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Publication numberUS20040143807 A1
Publication typeApplication
Application numberUS 10/348,847
Publication dateJul 22, 2004
Filing dateJan 21, 2003
Priority dateJan 21, 2003
Also published asDE102004003100A1, US6950995
Publication number10348847, 348847, US 2004/0143807 A1, US 2004/143807 A1, US 20040143807 A1, US 20040143807A1, US 2004143807 A1, US 2004143807A1, US-A1-20040143807, US-A1-2004143807, US2004/0143807A1, US2004/143807A1, US20040143807 A1, US20040143807A1, US2004143807 A1, US2004143807A1
InventorsShailesh Hegde, Melvin Isom
Original AssigneeInfineon Technologies North America Corp.
Export CitationBiBTeX, EndNote, RefMan
External Links: USPTO, USPTO Assignment, Espacenet
Method of resolving mismatched graphical symbols in computer-aided integrated circuit design
US 20040143807 A1
Abstract
A system and method for resolving mismatched graphical symbols in computer-aided design of integrated circuits during schematic migration. The system compares the dimensions of the graphical symbols within the circuit primitives of the target and source schematic databases and detects if the parameters are different. If so, the system alters the graphical symbols in the target circuit primitive to resolve the mismatch.
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Claims(13)
We claim:
1. A method of resolving mismatched graphical symbols in a computer-aided integrated circuit design system, the method comprising:
(a) reading a source dimension of a source graphical symbol from a source circuit primitive in a source schematic database;
(b) reading a target dimension of a target graphical symbol from a target circuit primitive in a target schematic database, wherein the target circuit primitive corresponds to the source circuit primitive;
(c) automatically comparing the source dimension with the target dimension; and
(d) altering the target graphical symbol in the target circuit primitive if the source dimension and the target dimension are not identical.
2. The method of claim 1, wherein the source dimension is selected from the group consisting of: width, height, and area.
3. The method of claim 1, wherein the target dimension is selected from the group consisting of: width, height, and area.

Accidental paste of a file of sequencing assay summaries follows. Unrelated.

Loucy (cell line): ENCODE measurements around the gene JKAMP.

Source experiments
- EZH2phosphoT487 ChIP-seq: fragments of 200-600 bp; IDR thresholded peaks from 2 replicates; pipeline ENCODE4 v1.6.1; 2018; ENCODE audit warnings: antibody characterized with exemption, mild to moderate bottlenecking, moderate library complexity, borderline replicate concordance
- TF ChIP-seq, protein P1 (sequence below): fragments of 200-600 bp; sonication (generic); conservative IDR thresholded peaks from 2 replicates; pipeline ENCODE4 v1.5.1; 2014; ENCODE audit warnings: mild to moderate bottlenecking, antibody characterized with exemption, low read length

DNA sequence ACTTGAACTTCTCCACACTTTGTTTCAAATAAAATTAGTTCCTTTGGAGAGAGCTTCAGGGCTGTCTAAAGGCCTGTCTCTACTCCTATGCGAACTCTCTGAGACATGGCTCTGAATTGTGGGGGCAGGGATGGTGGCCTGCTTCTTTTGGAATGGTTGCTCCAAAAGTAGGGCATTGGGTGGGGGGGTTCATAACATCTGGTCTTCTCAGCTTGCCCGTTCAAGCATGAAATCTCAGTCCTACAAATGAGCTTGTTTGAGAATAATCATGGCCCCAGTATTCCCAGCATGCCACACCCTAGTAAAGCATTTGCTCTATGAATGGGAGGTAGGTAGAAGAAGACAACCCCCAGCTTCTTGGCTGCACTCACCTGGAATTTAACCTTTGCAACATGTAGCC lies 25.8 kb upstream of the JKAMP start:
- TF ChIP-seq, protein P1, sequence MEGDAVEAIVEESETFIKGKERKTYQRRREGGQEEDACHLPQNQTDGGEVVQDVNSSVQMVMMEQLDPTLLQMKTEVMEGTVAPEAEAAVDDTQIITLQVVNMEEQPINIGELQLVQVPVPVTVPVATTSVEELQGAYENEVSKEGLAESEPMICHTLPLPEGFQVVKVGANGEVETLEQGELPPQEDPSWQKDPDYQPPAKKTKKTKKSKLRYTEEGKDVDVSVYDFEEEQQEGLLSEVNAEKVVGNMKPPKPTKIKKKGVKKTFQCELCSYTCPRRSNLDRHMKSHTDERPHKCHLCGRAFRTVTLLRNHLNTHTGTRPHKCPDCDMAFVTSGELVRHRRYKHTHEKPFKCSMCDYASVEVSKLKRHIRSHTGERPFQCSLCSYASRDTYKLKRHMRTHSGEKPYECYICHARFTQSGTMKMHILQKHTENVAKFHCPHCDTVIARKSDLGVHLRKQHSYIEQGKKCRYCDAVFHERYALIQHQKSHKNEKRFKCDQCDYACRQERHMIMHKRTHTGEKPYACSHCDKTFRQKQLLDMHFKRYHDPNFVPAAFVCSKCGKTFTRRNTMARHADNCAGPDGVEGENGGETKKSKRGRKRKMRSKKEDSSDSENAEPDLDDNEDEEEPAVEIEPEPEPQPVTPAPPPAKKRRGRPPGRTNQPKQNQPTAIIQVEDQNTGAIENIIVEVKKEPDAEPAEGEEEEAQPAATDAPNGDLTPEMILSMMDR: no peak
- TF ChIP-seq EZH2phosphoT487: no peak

4. The method of claim 1, wherein (d) comprises:
replacing the target graphical symbol in the target circuit primitive with the source graphical symbol if the source dimension and the target dimension are not identical.
5. The method of claim 1, wherein (d) comprises:
creating a resized target graphical symbol if the source dimension and the target dimension are not identical, wherein the resized target graphical symbol has a resized target dimension equal to the source dimension; and
replacing the target graphical symbol in the target circuit primitive with the resized target graphical symbol.
6. The method of claim 5, wherein the resized target dimension is selected from the group consisting of: width, height, and area.
7. The method of claim 1, wherein (d) comprises:
creating a substitute target graphical symbol if the source dimension and the target dimension are not identical, wherein the substitute target graphical symbol has a substitute target dimension equal to the source dimension, and wherein a function of the substitute target graphical symbol is equal to a function of the target graphical symbol; and
replacing the target graphical symbol in the target circuit primitive with the substitute target graphical symbol.
8. The method of claim 8, wherein the substitute target dimension is selected from the group consisting of: width, height, and area.
9. The method of claim 1 further comprising:
(e) renaming the target circuit primitive.
10. The method of claim 1 further comprising:
(e) creating a log file of actions performed during steps (a), (b), (c) and (d).
11. A computer readable medium, having stored therein instructions for causing a central processing unit to execute the steps of:
(a) reading a source dimension of a source graphical symbol from a source circuit primitive in a source schematic database;
(b) reading a target dimension of a target graphical symbol from a target circuit primitive in a target schematic database, wherein the target circuit primitive corresponds to the source circuit primitive;
(c) automatically comparing the source dimension with the target dimension; and
(d) altering the target graphical symbol in the target circuit primitive if the source dimension and the target dimension are not identical.
12. A system for resolving mismatched graphical symbols in a computer-aided integrated circuit design system, comprising:
means for reading a source dimension of a source graphical symbol from a source circuit primitive in a source schematic database;
means for reading a target dimension of a target graphical symbol from a target circuit primitive in a target schematic database, wherein the target circuit primitive corresponds to the source circuit primitive;
means for automatically comparing the source dimension with the target dimension; and
means for altering the target graphical symbol in the target circuit primitive if the source dimension and the target dimension are not identical.
13. A method of resolving mismatched graphical symbols in a computer-aided integrated circuit design system, the method comprising: